Whatever happened to rest? In our 24/7 world, rest is sneered at, a sign of weakness, an indulgence, a flaw. Some of us carry our stress as a badge of honor, to show how hard we work. Inside, though, we may be crying for sleep, and dreaming of a new support group, where we can go and say, “Hello, my name is (blank), and I am tired.”
Newsflash, our bodies are designed to work and then rest and repair. Getting some much needed sleep is not a sign of failure. It is a sign of being smart, because you are taking care of your body, your brain, and your emotional health.
Stress and depression magnify fatigue. And being exhausted can make your stress and depression symptoms worse. If you are dealing with stress and trying to beat depression, could it be you have too much on your plate?
Analyze your agenda. Is your daily planner so full that you don’t have time to breathe? Or it may be blank because your mind is so overloaded you can’t even write things down. Do you really have to do all that? Is any of it really someone else’s problem? What could you leave off?
Make time for down time. Commit to giving rest and relaxation the same importance as all the things you have to do.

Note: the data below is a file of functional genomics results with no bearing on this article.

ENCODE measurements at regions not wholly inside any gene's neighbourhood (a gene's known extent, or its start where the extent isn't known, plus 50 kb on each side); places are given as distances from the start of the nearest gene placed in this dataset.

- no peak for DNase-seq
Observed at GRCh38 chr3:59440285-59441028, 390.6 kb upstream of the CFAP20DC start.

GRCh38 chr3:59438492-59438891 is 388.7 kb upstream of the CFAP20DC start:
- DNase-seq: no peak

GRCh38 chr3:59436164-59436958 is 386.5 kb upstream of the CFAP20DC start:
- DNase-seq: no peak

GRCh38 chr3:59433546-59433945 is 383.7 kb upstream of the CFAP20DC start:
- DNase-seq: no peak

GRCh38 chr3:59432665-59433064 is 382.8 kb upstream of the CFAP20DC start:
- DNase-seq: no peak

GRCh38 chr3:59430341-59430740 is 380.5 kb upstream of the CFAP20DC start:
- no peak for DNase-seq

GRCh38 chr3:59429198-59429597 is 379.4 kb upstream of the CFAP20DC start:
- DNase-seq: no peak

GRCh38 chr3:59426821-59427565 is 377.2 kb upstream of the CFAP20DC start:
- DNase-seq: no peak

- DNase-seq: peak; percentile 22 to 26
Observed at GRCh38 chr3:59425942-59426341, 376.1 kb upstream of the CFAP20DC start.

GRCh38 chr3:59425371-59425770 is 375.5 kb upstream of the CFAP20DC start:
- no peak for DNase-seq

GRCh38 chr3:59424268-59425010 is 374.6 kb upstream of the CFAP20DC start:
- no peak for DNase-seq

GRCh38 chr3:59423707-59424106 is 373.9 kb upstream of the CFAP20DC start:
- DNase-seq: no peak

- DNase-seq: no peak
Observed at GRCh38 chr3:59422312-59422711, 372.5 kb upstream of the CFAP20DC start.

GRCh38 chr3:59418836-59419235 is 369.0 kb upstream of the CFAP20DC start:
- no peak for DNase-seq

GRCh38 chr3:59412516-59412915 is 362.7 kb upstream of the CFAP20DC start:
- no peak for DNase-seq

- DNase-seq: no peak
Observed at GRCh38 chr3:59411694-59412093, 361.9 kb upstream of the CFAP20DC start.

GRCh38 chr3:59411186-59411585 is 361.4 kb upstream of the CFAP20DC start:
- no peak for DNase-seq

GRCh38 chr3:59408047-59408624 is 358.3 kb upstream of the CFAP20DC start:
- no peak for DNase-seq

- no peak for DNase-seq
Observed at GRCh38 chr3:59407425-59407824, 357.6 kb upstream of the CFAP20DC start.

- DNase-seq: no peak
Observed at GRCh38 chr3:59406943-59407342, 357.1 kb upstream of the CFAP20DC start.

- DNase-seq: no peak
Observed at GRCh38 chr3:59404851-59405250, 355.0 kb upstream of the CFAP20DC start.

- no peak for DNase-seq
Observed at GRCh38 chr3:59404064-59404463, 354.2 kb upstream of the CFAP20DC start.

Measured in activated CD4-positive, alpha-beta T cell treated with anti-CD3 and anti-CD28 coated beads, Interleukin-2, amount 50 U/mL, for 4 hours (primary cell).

Being sedentary wears you out. If you work at a desk all day, plopping down in front of the TV at night is not resting your body, or your mind. You may feel too tired to leave the couch. But your body needs movement to replenish it with oxygen and burn off the adrenaline from your stressful day. A short walk or workout will soothe your achiness, clear your mind, and help your get some real sleep at night.
Drink more water. When we are going non-stop, it is easy to become dehydrated, which in turn makes us more fatigued.
“Learn to do nothing,” is the advice of the Australian government’s Better Health Channel. People everywhere have forgotten how to relax. Meditation is a great way to release the stress of the day, and recharge our energy stores.
Take a nap. If you are about to fall over trying to make it through your day, a quick lunchtime nap can make all the difference to your afternoon.
Say “goodnight” to your computer. The light from tablets and computer screens disrupts the day and night messages in your brain. Log-off earlier to help you unwind.
Years ago a listener at a lecture by Dr. Herbert Benson asked him for help, because she kept falling asleep when she tried to meditate. “I think your body is trying to tell you something,” was his reply. From the audience response, it was clear she was not alone.
When you are stressed out or trying hard to beat depression, listen to what your body is telling you. It is okay to put down the weight of the world. Close your eyes and get some rest.
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